Digital Copywrite & Watermarking/Fingerprinting

Discussion in 'Digital Discussion & Q&A' started by jeffds, Aug 21, 2007.

  1. jeffds

    jeffds TPF Noob!

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    Ok, so from what I've researched and acquired; If you plan to go into semi-professional or professional photography, it's best to copywrite or mark your pictures. This way, no one should be able to use your pictures without proper payment or your consent.

    You can pay a $45 fee through the US government and after sending in physical copies, they can record your works. However, they provide no searching services to find possible misuse.

    You can sign up with a few different companies (some commercial, some consumer) that give you software to "fingerprint" or "watermark" your photos. Most of the ones that I've seen stand around $300 annually NOTE: you can download free software if you just want to mark works (no searching). Some of these companies then use comparison image searching technologies to find possible misuse of your art.

    Conclusion; Most of these marking programs, near expensive, will hold up in court as long as it is a rare one that protects against resizing or cropping, or that the picture wasn't defaced. However a slightly better case in court, going through the government again does not offer search services, so you have to stumble upon your misused art yourself.

    Some image marking software is free. is there an image comparison search engine that's low-cost//free out there that I haven't found? Better solution?
     
  2. Big Mike

    Big Mike I am Big, I am Mike Staff Member Supporting Member

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    Welcome to the forum.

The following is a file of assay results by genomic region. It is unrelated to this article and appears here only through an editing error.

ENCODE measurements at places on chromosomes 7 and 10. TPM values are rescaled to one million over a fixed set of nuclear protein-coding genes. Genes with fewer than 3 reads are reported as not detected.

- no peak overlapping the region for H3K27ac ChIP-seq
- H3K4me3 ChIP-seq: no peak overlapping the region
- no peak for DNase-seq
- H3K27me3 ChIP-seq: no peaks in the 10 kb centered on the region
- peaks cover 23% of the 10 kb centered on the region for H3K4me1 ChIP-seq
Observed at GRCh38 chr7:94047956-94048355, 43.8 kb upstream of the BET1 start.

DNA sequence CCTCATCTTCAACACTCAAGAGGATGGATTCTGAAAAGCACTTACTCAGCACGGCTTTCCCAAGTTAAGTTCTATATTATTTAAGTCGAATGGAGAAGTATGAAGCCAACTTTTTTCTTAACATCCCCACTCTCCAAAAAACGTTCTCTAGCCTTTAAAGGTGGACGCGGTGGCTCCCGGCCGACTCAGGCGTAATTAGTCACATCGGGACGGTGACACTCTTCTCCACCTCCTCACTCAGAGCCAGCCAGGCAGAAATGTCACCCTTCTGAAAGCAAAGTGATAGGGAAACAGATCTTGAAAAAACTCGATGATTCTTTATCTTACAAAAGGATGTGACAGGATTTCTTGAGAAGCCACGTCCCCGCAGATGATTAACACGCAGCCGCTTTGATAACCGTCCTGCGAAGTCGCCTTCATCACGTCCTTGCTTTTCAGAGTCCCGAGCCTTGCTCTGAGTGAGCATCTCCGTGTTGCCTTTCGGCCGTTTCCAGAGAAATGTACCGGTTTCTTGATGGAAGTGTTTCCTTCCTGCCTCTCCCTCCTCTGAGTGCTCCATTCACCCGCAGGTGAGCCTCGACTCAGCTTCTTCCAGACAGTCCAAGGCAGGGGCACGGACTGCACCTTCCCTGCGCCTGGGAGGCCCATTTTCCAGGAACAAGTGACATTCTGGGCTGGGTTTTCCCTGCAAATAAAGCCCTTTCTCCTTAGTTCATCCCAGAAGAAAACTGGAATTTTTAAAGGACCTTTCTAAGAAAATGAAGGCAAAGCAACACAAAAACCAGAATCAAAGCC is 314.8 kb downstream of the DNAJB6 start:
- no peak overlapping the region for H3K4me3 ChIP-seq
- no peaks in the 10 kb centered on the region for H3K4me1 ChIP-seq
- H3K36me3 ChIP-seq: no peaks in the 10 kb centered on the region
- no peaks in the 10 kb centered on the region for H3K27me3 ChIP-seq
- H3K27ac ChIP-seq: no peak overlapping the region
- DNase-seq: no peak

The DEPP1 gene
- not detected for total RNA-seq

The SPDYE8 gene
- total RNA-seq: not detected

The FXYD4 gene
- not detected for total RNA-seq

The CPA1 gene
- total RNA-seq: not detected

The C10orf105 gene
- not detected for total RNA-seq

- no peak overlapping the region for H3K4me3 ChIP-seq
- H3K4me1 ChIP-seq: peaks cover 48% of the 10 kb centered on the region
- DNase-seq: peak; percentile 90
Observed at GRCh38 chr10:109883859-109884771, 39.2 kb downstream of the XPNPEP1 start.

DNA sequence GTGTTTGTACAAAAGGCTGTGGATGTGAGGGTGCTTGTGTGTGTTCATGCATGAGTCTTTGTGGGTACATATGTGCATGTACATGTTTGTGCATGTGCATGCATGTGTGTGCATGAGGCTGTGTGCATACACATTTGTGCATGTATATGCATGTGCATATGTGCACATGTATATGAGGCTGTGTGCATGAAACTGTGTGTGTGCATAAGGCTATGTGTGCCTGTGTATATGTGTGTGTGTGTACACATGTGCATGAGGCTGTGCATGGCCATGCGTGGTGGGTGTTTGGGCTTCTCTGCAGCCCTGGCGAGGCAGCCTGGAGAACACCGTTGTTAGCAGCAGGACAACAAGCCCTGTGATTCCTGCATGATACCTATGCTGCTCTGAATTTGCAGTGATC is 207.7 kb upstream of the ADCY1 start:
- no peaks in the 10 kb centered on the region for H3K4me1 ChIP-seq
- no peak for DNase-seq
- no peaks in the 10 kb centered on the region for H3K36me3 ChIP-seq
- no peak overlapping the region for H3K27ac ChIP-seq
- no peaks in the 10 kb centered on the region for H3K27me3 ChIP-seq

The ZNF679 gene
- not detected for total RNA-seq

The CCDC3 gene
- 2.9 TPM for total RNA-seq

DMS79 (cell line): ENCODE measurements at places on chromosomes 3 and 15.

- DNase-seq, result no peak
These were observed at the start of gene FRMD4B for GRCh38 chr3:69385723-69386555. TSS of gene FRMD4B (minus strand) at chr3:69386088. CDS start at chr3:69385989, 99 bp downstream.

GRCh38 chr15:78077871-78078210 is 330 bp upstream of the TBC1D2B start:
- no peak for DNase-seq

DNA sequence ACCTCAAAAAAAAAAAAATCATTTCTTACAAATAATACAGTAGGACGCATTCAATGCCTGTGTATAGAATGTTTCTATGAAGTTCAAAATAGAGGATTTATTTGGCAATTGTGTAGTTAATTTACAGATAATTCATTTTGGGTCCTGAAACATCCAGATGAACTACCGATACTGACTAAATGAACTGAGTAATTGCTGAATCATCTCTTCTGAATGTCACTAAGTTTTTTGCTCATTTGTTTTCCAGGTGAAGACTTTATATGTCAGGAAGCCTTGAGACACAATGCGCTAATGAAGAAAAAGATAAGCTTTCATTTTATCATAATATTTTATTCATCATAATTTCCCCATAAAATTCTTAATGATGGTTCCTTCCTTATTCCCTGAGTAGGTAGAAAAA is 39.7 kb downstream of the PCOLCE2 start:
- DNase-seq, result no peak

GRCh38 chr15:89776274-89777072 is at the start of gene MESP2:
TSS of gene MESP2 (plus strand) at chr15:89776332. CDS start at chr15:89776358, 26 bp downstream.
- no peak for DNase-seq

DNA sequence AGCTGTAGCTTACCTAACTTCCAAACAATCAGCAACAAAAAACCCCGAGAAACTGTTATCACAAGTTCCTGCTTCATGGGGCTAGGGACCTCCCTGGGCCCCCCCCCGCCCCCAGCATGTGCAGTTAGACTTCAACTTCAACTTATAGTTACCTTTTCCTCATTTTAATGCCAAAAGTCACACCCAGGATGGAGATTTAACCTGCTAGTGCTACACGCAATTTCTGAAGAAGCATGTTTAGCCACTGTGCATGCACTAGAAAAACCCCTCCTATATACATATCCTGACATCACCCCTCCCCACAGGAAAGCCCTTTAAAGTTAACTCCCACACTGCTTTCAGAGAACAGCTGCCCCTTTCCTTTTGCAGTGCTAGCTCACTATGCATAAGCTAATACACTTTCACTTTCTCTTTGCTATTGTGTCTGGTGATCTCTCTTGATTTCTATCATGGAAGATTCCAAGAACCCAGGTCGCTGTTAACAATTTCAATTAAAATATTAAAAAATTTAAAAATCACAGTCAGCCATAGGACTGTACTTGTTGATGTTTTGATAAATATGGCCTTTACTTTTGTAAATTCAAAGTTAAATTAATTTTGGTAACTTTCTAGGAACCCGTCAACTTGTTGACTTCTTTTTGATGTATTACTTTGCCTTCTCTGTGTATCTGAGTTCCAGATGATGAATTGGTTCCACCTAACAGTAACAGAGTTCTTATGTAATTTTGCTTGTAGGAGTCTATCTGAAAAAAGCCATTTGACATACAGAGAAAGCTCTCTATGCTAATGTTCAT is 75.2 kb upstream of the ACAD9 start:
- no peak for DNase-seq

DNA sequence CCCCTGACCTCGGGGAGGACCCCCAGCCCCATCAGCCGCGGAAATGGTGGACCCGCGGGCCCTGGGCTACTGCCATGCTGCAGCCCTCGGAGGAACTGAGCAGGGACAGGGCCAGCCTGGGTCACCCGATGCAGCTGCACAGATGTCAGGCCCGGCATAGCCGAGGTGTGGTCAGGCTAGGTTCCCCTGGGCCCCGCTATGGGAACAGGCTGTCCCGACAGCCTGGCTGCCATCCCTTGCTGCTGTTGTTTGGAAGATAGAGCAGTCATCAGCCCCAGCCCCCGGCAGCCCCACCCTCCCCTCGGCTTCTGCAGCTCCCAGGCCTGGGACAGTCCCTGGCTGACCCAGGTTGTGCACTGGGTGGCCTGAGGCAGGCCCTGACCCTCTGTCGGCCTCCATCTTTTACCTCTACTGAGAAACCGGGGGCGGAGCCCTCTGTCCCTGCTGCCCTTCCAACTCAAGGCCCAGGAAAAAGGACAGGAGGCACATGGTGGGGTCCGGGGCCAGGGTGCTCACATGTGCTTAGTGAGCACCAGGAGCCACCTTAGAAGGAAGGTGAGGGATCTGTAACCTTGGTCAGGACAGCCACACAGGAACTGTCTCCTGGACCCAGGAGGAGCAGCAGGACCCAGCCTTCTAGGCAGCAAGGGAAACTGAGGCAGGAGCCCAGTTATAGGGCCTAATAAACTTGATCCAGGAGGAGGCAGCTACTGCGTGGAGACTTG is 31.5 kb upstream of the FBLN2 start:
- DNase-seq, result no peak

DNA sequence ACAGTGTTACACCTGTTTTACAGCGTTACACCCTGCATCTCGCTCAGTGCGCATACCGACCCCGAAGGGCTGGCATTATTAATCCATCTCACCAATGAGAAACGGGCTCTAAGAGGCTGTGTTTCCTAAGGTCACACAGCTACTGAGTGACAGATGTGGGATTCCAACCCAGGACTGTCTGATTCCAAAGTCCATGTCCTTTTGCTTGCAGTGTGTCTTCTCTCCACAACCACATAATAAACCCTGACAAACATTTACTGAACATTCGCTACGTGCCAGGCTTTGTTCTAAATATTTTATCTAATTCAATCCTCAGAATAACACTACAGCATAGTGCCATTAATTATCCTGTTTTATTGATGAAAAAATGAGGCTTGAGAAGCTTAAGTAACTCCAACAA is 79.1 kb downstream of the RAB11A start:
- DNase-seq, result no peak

I think you are thinking about this too deeply. What type of photography are you planning on selling? Who are you protecting your photos from? Where would your images be, that they could be stolen?


    *edit*
    Please don't cross post your questions.
     
  3. Chris of Arabia

    Chris of Arabia Herding cats since 1988... Supporting Member

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    Same post in two threads - methinks this is a little suspicious
     
  4. abraxas

    abraxas No longer a newbie, moving up!

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    Don't publish.

    "Life is cruel? Compared to what?"
    -Edward Abbey

    --
     
  5. skieur

    skieur TPF Noob!

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    You can easily get too paranoid about people stealing your photos, especially photographers with limited experience, whose photographs would certainly not even attract a potential thief.

    If you are a pro with a recognizable personal style, then that by itself becomes your "copyright" and is easy to recognize and protect.

    Everything is relative too. You have the skills that made the shot. The shot can be stolen but not the skill to produce it. Although it may be aggravating to have some of your shots stolen, unless there has been serious monetary loss, it is not worth pursuing things legally.

    There are steps to take for even minor infringing of your copyright, but you need to weigh your time and effort involved versus what you hope to gain monetarily. Certain steps are definitely worthwhile up to a point. After that point, it depends on the circumstances.

    skieur
     
  6. jeffds

    jeffds TPF Noob!

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    sorry for the cross post. my photography is mainly environmental/portaits. I love to experiment with many subjects so it's hard to place a finger on it. i would be protecting my photos from businesses to phony photographers. the pictures would be shown via online portfolio, so you could literally copy and paste (although smaller sample resolutions would help that). I'm a photography _student_ , but I've had some experience with weddings, and portraits and think I have a skill to trade. ::shrugs::